Metropolitan News-Enterprise


Wednesday, December 17, 2008


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Loan Companies Owned by Tribes Have Sovereign Immunity—C.A.




Payday loan companies owned and operated by Indian tribes for tribal purposes have sovereign immunity and are not subject to legal actions to enforce state laws  regulating the business of lending, the Court of Appeal for this district has ruled.

Div. Seven Monday granted a writ of mandate sought by five companies asserting tribal immunity in an action brought by the California Department of Corporations. The panel overturned an injunction and sent the case back to the trial court for a determination of whether the relationship between the tribes and the companies satisfies the requirements for immunity.

The department sued in June of last year, charging that Ameriloan, US Fast Cash, United Cash Loans, Preferred Cash and One Click Cash had ignored its “cease and desist” orders and were violating the Deferred Deposit Transaction Law by lending without state licenses and charging excessive fees, among other ways.

Internet-Based Business

The companies are engaged in a largely Internet-based business of lending money short-term to borrowers who pay back the loans by authorizing repayment from their checking accounts on specific dates, typically on the next payday. The business is controversial because the loans carry huge charges, without regard to the number of days for which the money is borrowed, and has been regulated to the point at which it is virtually outlawed in some states.

In response to service of the complaint on the companies, The Miami Tribe of Oklahoma and the Santee Sioux Nation appeared specially in the action and moved to quash for lack of jurisdiction. The tribes asserted that the five defendants were operated by tribal corporations pursuant to tribal resolutions, that the proceeds of the businesses were used for tribal government and social welfare purposes, and that the lenders were arms of the tribes and shared the tribes’ immunity from being sued in the absence of express congressional authorization or waiver.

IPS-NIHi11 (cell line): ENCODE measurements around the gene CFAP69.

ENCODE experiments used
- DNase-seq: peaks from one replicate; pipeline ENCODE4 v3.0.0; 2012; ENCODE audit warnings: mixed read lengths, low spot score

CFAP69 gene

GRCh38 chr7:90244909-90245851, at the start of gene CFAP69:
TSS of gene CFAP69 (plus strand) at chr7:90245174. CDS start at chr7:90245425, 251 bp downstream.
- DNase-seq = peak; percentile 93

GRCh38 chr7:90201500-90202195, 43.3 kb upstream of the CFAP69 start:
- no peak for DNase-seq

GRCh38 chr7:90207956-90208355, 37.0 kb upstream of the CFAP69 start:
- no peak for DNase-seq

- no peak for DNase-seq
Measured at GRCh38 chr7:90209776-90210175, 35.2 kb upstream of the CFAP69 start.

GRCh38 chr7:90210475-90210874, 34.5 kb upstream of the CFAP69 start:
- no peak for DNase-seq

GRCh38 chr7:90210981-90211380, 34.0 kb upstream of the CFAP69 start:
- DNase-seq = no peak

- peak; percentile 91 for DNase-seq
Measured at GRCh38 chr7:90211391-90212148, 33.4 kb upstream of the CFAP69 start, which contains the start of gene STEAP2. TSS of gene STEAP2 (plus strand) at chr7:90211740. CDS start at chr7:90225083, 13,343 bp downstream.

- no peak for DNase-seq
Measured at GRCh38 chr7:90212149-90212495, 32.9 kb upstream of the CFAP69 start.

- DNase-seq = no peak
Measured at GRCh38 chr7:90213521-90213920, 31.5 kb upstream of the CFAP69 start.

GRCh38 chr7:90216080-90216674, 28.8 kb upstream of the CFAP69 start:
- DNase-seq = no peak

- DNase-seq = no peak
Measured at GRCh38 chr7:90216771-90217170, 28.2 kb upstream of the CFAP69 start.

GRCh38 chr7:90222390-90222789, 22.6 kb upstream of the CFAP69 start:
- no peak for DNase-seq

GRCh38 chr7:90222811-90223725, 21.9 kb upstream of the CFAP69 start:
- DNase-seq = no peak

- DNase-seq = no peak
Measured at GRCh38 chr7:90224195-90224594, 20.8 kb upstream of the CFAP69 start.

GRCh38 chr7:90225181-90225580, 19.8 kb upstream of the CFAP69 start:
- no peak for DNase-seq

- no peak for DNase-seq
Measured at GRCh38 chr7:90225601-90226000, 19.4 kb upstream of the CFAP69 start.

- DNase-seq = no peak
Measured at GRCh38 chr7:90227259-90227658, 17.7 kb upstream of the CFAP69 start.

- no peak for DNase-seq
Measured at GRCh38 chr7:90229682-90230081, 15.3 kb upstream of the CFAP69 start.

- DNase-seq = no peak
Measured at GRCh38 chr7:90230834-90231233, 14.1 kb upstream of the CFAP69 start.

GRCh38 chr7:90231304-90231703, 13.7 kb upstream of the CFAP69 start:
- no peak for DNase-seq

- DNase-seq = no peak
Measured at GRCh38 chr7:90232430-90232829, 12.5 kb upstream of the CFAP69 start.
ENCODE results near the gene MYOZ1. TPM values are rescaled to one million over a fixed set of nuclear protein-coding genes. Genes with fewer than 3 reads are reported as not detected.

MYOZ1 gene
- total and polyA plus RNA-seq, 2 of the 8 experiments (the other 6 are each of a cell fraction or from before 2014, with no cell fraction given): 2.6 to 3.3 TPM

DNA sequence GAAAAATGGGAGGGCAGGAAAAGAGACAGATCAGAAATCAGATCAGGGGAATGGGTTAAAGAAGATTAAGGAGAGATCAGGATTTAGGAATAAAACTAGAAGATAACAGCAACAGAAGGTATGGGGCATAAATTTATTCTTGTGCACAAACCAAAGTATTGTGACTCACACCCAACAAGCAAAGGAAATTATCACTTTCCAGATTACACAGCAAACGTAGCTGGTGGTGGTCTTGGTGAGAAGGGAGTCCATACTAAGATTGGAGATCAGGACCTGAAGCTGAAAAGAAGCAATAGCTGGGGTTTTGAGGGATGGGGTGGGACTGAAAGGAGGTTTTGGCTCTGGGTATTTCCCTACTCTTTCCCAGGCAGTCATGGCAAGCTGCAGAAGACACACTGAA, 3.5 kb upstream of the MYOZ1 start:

Retired Los Angeles Superior Court Judge Joseph R. Kalin, sitting on assignment, denied the motions and granted a preliminary injunction barring the companies from engaging in the allegedly unlawful practices set forth in the complaint. He ruled that the tribes are not immune from liability for off-reservation commercial activities and that the state’s power to enforce its laws under the Tenth Amendment takes precedence over their claims of immunity.

He also ruled that the tribes had waived any immunity, the Miami because the tribal corporation operating the businesses was created by a resolution authorizing it to “sue and be sued,” and both tribes because arbitration clauses were included in their standard loan agreements.

Presiding Justice Dennis Perluss, however, writing for the Court of Appeal, said the trial judge erred in several respects.